Mariental Floods: A Perspective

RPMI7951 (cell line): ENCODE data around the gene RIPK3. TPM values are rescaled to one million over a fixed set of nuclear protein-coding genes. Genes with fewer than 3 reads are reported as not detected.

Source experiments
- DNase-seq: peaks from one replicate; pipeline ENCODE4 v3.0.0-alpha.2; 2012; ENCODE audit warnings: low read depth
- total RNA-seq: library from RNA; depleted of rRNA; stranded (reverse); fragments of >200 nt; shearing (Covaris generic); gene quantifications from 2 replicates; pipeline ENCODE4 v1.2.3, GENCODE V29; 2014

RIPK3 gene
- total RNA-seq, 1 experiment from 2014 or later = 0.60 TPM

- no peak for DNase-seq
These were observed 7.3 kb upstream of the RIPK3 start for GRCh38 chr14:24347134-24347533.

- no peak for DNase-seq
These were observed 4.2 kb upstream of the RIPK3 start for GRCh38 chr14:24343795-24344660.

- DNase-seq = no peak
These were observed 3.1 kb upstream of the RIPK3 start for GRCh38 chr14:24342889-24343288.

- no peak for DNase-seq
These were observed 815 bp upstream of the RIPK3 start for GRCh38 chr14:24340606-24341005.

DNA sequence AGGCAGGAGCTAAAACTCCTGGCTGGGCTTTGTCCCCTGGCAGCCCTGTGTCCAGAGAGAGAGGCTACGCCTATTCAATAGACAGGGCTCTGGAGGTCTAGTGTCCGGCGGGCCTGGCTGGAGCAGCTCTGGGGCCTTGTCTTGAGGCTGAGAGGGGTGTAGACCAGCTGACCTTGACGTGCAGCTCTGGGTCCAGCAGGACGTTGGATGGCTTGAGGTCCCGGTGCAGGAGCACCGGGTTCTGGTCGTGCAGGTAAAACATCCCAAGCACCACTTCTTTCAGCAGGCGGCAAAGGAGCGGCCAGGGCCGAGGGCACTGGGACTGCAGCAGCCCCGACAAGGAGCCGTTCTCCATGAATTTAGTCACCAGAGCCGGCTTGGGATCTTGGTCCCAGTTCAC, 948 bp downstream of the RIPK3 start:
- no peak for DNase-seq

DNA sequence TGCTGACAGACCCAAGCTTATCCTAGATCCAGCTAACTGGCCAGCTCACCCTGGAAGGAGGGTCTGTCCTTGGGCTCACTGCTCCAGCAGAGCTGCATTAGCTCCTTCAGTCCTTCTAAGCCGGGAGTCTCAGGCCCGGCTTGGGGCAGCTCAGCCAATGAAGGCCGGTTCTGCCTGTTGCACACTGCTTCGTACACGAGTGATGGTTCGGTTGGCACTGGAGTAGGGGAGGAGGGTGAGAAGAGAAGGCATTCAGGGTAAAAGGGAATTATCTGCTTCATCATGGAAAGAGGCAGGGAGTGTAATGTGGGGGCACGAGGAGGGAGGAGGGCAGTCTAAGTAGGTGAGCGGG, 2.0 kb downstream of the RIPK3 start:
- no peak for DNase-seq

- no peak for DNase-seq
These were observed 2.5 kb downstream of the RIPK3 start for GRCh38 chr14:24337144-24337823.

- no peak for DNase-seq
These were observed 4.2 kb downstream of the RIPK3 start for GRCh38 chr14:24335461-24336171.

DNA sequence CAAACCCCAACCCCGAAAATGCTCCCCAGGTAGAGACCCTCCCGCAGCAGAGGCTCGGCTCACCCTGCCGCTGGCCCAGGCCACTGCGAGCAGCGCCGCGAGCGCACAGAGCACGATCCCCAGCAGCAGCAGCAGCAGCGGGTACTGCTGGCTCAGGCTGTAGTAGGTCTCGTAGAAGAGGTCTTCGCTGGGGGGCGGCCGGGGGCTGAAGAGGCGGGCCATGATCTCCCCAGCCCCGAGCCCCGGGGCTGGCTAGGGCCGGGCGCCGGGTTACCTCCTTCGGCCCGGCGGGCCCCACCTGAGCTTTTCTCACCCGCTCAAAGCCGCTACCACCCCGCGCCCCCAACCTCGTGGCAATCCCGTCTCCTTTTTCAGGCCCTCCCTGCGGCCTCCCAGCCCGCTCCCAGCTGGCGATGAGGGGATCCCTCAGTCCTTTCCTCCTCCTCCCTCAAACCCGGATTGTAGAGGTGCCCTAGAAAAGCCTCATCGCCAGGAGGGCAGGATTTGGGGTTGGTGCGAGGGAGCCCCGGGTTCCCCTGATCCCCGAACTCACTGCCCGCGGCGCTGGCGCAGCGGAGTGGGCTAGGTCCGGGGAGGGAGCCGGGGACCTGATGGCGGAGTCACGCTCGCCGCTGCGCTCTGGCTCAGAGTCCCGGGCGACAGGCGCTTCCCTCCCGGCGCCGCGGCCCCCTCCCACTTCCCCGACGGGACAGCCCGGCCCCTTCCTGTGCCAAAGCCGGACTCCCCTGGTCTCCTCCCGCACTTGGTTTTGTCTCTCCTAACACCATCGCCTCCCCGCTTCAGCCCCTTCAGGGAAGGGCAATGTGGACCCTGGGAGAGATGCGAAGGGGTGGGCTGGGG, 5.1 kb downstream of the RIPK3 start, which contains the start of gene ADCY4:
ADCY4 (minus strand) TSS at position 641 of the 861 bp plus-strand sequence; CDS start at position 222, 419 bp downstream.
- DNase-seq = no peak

By Dr M. Amweelo IN global terms the most frequent kinds of natural disasters are flooding, earthquakes, cyclones and droughts. Volcanic eruptions, tornados and landslides are less frequent. Flooding is not unusual, both in industralialized and in developing countries. A flood in China in 1938 washed away a whole city and one million people died (UNEP IE/PAC, 1992). Natural disasters cause many deaths both in developed and developing countries. Factors affecting the risks are: population density, building structures, how long the event lasts, how sudden and unexpected the event is and how often such events occur and number of incidents which preceded it. Example of hazards in connection with natural disasters are dams, seismically active areas, river banks and mountainous areas. The extent to which people can minimize the effects of a natural disaster depends on how well informed they are about the likelihood of a disaster and the damage that could be caused. People’s perception of risk plays an important role in this. Mariental town, situated to the southern part of Namibia, was plunged into chaos on Saturday morning February 24, 2006 when the sluice-gates were fully opened to release water from the dam which had reached an alarming 110% of its capacity after heavy rainfall of 130mm was experienced in the region, which increased the inflow into the dam. The inflow peaked at 3000 cubic metres per second and maintained levels of 2500 cubic metres per second for a period of 14 hours. Hardap Dam was constructed in 1962 and has a total capacity of approximately 300 million cubic metres of water. The purpose of the dam is to supply irrigation water to the Hardap Scheme, as well as purified water to Mariental town. Prior to the construction of the dam, flooding is reported to have occurred during flood events in 1923 and 1934, but since the construction of the dam, major flood events were experienced in 1972, 1989, and 2000. The flood peak experienced in 1972 was the highest instantaneous flow, whereas the present flood had the second highest peak inflow in history (New Era, Wed. 1 March 2006). Problem It is estimated that, on average, natural disasters claim more than 25,000 lives and cause damage valued in excess of U$3 million per year globally. There are great geographical variations in the risk that an individual is exposed to. About 95% of all natural disasters occur in developing countries (UNEP IE/PAC,1992). Namibia is a victim amongst these developing countries and this natural disaster that recently occurred in Mariental town destroyed the people’s property. It was reported in the local newspapers that all of the 27 farmers working on the 2 200 hectares of land had damages ranging from crop ruin to immense infrastructure destruction. Two of the farmers who had the most severe damages mentioned losses of approximately N$8 million to N$10 million each, while the lump sum collectively tops N$300 million. The maize fields and grape vines are facing drought as the whole irrigation infrastructure has been destroyed. Twenty hectares of onion fields that were ready for harvesting are perished in the floods. The pump station of the Visser Boerdery collapsed (New Era, 1 March 2006, The Namibian, 01/03/2006). Organisation The problem of disaster mitigation/relief is of stupendous magnitude and involves coordination of large numbers of agencies concerned with different aspects. Industry and government need to establish the task force to study various aspects involved in it, which will suggest a number of mitigation measures. Various other agencies such as Namwater, University of Namibia, Polytechnic of Namibia, etc., also need to work out mitigation measures in specific areas of risk management. Natural disasters do not confine to the administrative boundaries of one settlement or the other and hence they cannot be managed by the limited resources of one urban body. Hence planning for disaster prevention and mitigation calls for harmonization of the plans and programmes of a number of local bodies in urban and rural areas. Control measures While it may be difficult to predict precisely or avert natural disasters totally like rains and floods, some measures could however be taken to mitigate such disasters in order to minimize their impact. Interference of man with the natural process without any regard for possible negative consequences also cause disasters such as the green house effect, the construction of dams in unsuitable areas disturbing the ecology, high-rise buildings, deforestation, disposal of industrial effluents, habitation in flood plain areas, etc., which need to be controlled and managed to minimize their negative effect. A broad spectrum of mitigation measures and risk control management strategies are outlined below: – For flood forecasting and control measures, variations in hydraulic and sediment responses of the river water and flood-prone rivers should be regularly monitored by the concerned agencies. – For providing flood protection to the community certain engineering measures comprising of storage methods, conveyance methods, proper drainage, etc., should also be developed as control measures. – Mariental residents also suggested proper urban and rural land use facilitating more absorption of surface run off, control on occupation of flood plains by identifying prohibited zones, restricted zones and warning zones and modification in building regulations incorporating the design ability to withstand water inundation and high velocity. – New rivers to be formed around the area. – Other flood mitigation measures suggested includes proper siting and soil bearing conditions, good drainage system, additional protection measures for roofing, rigid frame construction, water proofing treatment, etc. – Growing of plants and trees in catchment areas and along the banks of rivers, development of flood plain zoning concept. – Another suggestion is to build an additional dam and canal, as well as to clear up the river that could minimize flooding in future. Proper planning and development imperatives The process of planning for flood disaster mitigation and risk management is generally comprised of the following stages. In the beginning it is the mitigation stage involving planning for reduction of risks to human health and safety followed by preparedness. In this stage emphasis is on preparation of development plans to reduce damage by intervention. Once the plan is prepared it would be followed by responses in terms of provisions of emergency relief in the aftermath of a flood disaster so that original functioning could be restored back. The community as such cannot be risk free and will have to function within the specific levels of tolerance of natural and man-made hazards. Alternatives to flood disaster prevention and mitigation may either be found in having development away from hazardous areas towards safer locations or enforcing structural measures aimed at resisting or deflecting the impact of natural phenomena. The physical planning, specifically proper land use planning, can contribute greatly in the reduction of both flood disaster risk and the vulnerability of human settlements. Land use planning and control are the key factors for orderly and safe growth of human settlements. In disaster prone areas the expansion of urban areas is of critical importance and its feasibility is directly related to the extension of infrastructure and other civic services linking with the core town. Land use control measures indicate the location, function and density of such urban extension areas. Keeping in view the nature and degree of the risk posed by the flood disaster and the potential impact on the human settlement a vulnerability analysis would be essential before formulating land use development policies. Generally, reduction of the intensity or the frequency of natural hazards in most areas is beyond control, however, the reduction of damage probability is well within reach. Hence, land use planning and control should primarily concentrate on reducing the risk of flood disaster by reducing damage probability by channelling future urban expansion away from the areas exposed to severe natural hazards. The up-to-date base maps indicating the hazardous area by type, intensity and frequency is the essential requirement for taking up systematic land use planning and development exercises. Once maps and criteria for land use regulation are available evaluation of future settlement sites could be made easily. Apart from directing the location of development activities in future the land use mapping should also identify the hazardous areas of the existing settlements so that priority could be assigned to the urban renewal programmes and disaster preparedness accordingly. The scale of risk mapping needs to be related to the size of the planning area. For example, at regional level mapping could be carried out at scale: 1:50000 to 1:250000 while at urban settlement level it may range from 1:2500 to 1:25000 and at the site level it could be the scale of 1:500 to 1:2500. Within the broad policy framework of urban and rural development at national level the detailed policies and programmes should be worked out at urban area level. For guiding the spatial distribution of human activities and for implementation of flood disaster mitigation programmes a package of plans consisting of long range perspective plans (15-25 years), short-term development plans (5 years) coinciding with Namibia third national development plan (NDP111) followed by annual action plans and specific projects and schemes should be prepared. The planning policies and programmes should integrate the structural and man-made environment so as to avoid the negative effects of unplanned growth. The success of various land use measures for preventing the settlements from further damage from the natural hazards would be facilitated by certain policy interventions. At international level awareness programmes would be of vital importance for the disaster prone areas. The international funding agencies should ask for a vulnerability analysis component while funding any project in disaster prone areas. Technical assistance needs to be provided for the taking up of such projects. Training and interaction programmes should be augmented. Mechanisms for inter-sect oral coordination need to be established on a sound footing. At national level, land use planning legislation for flood disaster prevention and mitigation need to be strengthened. At local level, land use development policies need to be harmonized with environmental, social and economic goals within the broad objectives of flood disaster prevention and mitigation. Land use patterns for settlement planning should, however, retain some resources free from development so as to be used at sites at the time of emergency after the flood disaster occurrence. Open spaces at town level should be linked penetrating through the entire built- up areas sub-diving it into smaller units. NB!!!!!! Depending on local conditions, the following natural forces must be considered by industry, local government and others in their land-use planning, their installation design, their processes, management, emergency plans, etc: earthquake, landslide, flooding, wind, waves and extreme drought. The effects of a natural disaster can be reduced by having early warning systems, safer building methods, reliable transport and contingency plans.